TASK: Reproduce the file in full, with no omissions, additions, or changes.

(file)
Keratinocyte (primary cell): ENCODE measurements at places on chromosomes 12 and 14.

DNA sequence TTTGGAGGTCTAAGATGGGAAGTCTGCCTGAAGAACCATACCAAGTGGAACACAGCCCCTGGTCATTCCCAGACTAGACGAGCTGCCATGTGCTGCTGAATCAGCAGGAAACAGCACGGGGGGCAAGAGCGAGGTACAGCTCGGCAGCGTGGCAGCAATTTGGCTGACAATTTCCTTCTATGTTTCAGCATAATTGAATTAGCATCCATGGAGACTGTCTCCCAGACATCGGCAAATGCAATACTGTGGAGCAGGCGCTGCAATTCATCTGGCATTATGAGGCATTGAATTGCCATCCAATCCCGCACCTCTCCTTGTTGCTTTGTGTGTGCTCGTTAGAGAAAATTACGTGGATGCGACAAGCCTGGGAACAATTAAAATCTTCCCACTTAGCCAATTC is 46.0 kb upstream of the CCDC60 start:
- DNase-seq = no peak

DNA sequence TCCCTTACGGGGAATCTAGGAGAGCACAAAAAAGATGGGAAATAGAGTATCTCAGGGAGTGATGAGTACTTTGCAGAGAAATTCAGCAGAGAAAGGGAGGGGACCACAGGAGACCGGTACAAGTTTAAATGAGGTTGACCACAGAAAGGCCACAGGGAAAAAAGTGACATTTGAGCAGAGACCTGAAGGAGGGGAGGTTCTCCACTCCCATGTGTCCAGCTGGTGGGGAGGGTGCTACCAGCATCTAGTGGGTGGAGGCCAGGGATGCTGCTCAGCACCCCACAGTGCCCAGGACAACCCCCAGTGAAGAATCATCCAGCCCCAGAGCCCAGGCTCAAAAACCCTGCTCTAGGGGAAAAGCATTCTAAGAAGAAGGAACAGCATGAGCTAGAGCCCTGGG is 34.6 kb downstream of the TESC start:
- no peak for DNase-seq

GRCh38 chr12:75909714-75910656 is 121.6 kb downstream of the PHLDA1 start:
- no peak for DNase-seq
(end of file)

Keratinocyte (primary cell): ENCODE measurements at places on chromosomes 12 and 14.

DNA sequence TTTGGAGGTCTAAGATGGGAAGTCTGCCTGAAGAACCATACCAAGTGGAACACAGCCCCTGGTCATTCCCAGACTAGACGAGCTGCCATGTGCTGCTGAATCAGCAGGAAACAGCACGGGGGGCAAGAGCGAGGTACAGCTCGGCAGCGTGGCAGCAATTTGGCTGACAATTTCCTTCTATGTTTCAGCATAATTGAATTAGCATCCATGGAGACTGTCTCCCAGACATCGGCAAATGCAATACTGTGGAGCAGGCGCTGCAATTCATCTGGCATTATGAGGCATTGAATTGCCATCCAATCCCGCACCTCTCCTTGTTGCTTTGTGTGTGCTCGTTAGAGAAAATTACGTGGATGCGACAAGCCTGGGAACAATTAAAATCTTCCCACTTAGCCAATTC is 46.0 kb upstream of the CCDC60 start:
- DNase-seq = no peak

DNA sequence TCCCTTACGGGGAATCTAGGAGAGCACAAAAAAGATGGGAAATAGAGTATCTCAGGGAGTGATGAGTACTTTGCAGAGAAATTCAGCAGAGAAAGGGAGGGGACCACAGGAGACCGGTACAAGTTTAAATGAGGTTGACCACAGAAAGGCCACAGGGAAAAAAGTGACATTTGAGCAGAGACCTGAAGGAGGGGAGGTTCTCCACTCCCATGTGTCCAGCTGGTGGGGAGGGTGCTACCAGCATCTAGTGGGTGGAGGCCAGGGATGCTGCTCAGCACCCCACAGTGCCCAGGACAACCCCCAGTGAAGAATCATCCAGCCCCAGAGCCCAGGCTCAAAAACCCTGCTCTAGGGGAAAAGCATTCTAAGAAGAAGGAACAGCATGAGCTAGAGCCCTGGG is 34.6 kb downstream of the TESC start:
- no peak for DNase-seq

GRCh38 chr12:75909714-75910656 is 121.6 kb downstream of the PHLDA1 start:
- no peak for DNase-seq